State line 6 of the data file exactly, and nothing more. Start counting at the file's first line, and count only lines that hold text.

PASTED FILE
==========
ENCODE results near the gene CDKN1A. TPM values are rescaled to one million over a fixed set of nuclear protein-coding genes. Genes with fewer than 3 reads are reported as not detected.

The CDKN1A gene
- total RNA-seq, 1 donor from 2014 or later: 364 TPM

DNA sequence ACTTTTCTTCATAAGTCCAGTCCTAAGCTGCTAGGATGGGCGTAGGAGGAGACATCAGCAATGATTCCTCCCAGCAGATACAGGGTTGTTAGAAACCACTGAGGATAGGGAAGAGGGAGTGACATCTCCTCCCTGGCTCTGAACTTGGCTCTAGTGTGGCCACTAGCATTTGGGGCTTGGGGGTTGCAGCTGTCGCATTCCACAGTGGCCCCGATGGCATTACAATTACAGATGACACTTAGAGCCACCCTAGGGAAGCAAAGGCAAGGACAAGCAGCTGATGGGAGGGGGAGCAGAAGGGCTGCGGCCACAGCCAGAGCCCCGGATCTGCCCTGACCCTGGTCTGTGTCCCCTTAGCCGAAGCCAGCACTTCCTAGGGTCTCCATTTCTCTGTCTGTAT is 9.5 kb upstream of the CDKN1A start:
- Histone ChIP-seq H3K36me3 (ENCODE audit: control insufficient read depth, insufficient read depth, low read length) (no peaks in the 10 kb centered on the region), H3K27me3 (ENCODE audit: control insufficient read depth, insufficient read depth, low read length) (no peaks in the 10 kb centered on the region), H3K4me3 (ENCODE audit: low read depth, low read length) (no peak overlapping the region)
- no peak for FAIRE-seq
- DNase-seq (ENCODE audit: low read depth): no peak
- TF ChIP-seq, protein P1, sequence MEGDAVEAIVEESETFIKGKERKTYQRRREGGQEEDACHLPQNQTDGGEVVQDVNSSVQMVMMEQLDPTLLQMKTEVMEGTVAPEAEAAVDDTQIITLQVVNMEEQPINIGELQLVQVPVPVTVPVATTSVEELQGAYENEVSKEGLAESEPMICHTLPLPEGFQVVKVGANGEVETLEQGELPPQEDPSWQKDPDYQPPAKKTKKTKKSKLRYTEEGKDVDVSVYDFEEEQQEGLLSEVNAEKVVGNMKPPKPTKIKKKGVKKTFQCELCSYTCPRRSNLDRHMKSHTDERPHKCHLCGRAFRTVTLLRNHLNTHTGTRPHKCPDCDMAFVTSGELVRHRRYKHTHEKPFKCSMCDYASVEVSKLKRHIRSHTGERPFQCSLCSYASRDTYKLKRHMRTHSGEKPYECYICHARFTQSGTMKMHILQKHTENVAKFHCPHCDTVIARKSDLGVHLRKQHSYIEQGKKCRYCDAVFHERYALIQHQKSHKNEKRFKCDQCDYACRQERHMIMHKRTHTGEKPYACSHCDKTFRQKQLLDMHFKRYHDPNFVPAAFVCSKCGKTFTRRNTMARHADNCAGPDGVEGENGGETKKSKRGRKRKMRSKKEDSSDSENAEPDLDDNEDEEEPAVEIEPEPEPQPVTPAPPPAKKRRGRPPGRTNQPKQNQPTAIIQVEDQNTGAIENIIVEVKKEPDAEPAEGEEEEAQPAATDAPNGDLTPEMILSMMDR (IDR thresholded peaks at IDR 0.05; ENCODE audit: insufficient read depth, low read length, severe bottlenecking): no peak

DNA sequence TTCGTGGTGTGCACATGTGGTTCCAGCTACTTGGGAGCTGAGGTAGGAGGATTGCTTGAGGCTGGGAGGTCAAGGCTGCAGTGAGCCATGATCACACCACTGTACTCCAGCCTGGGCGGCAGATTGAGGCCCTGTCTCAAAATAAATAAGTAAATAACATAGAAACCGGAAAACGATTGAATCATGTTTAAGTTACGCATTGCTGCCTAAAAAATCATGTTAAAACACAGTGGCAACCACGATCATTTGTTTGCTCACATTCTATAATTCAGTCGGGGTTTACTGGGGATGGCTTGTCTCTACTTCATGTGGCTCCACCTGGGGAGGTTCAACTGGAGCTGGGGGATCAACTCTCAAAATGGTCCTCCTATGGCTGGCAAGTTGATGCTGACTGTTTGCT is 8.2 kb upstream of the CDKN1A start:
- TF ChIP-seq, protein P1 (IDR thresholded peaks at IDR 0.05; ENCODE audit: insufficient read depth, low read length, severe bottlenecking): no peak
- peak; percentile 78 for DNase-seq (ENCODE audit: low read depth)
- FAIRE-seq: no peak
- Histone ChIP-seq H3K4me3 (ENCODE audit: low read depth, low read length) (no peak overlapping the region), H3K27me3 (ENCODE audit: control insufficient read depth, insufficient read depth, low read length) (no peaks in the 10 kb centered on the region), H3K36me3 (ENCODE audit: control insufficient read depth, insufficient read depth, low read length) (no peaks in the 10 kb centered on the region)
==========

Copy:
- no peak for FAIRE-seq